August 13, 2014
— Packed onboard Europe's final space freighter to dock with the International Space Station is a small blue box.
It is not the most important payload onboard the "Georges Lemaître" — the name that the European Space Agency (ESA) gave its fifth and last Automated Transfer Vehicle (ATV) — but the box's contents represent the history that was made and the science that was advanced by the fleet of five spacecraft and their namesakes.
The kit, which was developed by ESA's education office, includes embroidered mission patches and matching lapel pins for each of the ATV flights to the International Space Station, including the Georges Lemaître
, which arrived at the orbiting laboratory on Tuesday (Aug. 12) carrying more than seven tons of fuel, supplies and experiments.
With the exception of the mementos commemorating the first ATV mission in March 2008, each of the patches and pins for the four subsequent flights have the same design but differ in color.
The "Georges Lemaître" Automated Transfer Vehicle (ATV-5), as photographed by an Expedition 40 crew member, is seen as it is about to dock to the International Space Station. (NASA/ESA)
Beyond the souvenirs though, the small blue box contains five DVDs, each with a different educational video based on the five European visionaries whose names were used for the five space freighters.
"Jules Verne, Johannes Kepler, Edoardo Amaldi, Albert Einstein and Georges Lemaître form the inspiration to explain the principles of physics for young and old," ESA wrote on its website, describing the videos.
The box set launched to the space station is one of only 100 limited edition kits that were produced. ESA plans to further share the videos from the DVDs by posting them online during the Georges Lemaître mission.
"Each ATV is named after a scientist or individual who fundamentally changed the way in which we understand the universe," said Anu Ojha, the director of education and space communications for the National Space Center in Leicester, England, as a part of his introduction to each of the videos. "And this series of films aims to examine the scientific breakthroughs and visionary concepts that made history."
Beginning with Jules Verne
Anu Ojha, the director of education and space communication at the National Space Center in England, is seen on the virtual set of the European Space Agency's ATV educational videos. (ESA)
, the pioneering French author of science fiction and namesake for ATV-1, the videos are themed around the scientific concepts that each luminary advanced. For Verne, who penned "De la Terre à la Lune" ("From the Earth to the Moon"), ESA's film focuses on the science of leaving the Earth.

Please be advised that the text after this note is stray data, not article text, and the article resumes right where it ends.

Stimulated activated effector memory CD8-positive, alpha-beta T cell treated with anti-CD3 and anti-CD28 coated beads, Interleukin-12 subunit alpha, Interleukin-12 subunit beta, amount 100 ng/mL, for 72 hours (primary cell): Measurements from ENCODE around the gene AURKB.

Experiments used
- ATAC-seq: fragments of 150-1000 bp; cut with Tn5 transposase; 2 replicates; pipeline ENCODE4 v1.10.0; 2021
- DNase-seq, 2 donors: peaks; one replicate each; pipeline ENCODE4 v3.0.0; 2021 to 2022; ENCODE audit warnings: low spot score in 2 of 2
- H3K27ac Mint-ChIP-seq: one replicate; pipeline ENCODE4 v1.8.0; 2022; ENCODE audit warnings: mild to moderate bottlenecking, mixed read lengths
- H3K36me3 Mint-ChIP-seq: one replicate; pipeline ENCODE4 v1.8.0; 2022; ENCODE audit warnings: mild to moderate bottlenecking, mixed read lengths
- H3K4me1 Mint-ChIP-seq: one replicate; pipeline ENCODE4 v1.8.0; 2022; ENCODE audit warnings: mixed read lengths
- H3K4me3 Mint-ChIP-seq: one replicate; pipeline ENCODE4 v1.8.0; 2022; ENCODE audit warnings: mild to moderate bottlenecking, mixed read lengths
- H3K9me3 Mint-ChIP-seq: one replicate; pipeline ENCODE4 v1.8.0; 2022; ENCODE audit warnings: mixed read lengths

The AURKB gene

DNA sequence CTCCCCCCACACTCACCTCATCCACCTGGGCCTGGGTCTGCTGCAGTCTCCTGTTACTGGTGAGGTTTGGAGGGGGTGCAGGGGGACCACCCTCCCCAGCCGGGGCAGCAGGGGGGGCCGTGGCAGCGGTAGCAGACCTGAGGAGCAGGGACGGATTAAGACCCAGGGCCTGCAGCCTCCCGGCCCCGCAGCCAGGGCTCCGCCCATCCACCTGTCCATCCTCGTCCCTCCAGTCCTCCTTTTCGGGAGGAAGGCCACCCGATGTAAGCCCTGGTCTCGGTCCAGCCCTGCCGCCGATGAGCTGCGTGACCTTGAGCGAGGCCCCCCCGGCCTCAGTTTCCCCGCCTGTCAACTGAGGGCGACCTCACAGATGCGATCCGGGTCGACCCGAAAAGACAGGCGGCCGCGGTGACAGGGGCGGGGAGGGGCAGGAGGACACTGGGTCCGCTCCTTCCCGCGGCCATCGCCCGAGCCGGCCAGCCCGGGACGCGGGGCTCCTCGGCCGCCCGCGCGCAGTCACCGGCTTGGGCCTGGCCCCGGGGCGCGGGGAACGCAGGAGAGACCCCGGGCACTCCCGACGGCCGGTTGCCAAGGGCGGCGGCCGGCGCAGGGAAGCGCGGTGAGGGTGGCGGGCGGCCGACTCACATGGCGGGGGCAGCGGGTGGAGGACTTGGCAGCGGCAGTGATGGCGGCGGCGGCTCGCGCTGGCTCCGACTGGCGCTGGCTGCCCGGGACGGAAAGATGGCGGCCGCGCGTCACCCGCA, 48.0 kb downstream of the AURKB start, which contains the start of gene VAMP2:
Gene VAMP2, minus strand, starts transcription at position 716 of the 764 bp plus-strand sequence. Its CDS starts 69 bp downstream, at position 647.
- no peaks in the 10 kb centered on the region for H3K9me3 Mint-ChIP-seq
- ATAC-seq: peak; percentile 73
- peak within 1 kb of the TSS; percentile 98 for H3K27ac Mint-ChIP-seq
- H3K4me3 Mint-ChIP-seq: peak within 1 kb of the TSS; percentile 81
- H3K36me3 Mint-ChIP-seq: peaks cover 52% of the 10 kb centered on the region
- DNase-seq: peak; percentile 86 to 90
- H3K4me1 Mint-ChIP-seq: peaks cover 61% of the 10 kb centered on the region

German astronomer Johannes Kepler's laws of planetary motion are represented on the set's second disc, devoted to "orbits and body motion in space" as they related to the flight of ATV-2. ESA's third freighter, named for the Italian physicist Edoardo Amaldi
, is featured in a video about the science of cosmic rays and space travel.
The film for ATV-4, the Albert Einstein
, explores the iconic scientist's ideas about the "relativity of space and time." And finally, Belgian astronomer Georges Lemaître's early work on what would later be known as the Big Bang theory is represented in ESA's video about the evolving universe.
Although not included with the box, ESA's education office is also introducing a new set of resources to compliment the kits. "Teach with Space" will offer demonstrations and guides intended to "bring the excitement of space into the classroom to inspire the next generation," according to the space agency.
The European Space Agency has set aside five of its ATV limited edition box sets for an educational video challenge. (ESA)
ESA is distributing most of the remaining kits to schools, but has set aside five of the boxes to give away online.
To qualify for one of the limited edition kits, ESA is asking the public to create their own videos that both explain and demonstrate a law of physics, chemistry or biology and its relevance to space. The best five of the videos submitted through ESA's ATV website will win.
"Ideally the demonstrations should be practical to recreate in a classroom or outside safely but if you happen to have an MRI scanner in your garage and think you can use it to demonstrate the existence of dark matter, by all means send it in," ESA advises.
The deadline to enter the education challenge
is Oct. 31, 2014.
ESA is retiring the Automated Transfer Vehicle in favor of applying its two decades of design and flight experience to developing a service module for NASA's next-generation crewed space capsule, the Orion
The Georges Lemaître is expected to remain at the space station until Jan. 25, 2015, when it will separate from the outpost and be destroyed during its reentry into the Earth's atmosphere.
For more information, or to enter to win one of ATV patch, pin and DVD kits, see ESA's ATV Blog.